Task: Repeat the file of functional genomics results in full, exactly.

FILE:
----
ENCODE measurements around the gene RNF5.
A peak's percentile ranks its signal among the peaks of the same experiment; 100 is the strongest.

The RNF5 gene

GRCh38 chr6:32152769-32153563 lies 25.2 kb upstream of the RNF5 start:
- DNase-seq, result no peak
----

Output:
ENCODE measurements around the gene RNF5.
A peak's percentile ranks its signal among the peaks of the same experiment; 100 is the strongest.

The RNF5 gene

GRCh38 chr6:32152769-32153563 lies 25.2 kb upstream of the RNF5 start:
- DNase-seq, result no peak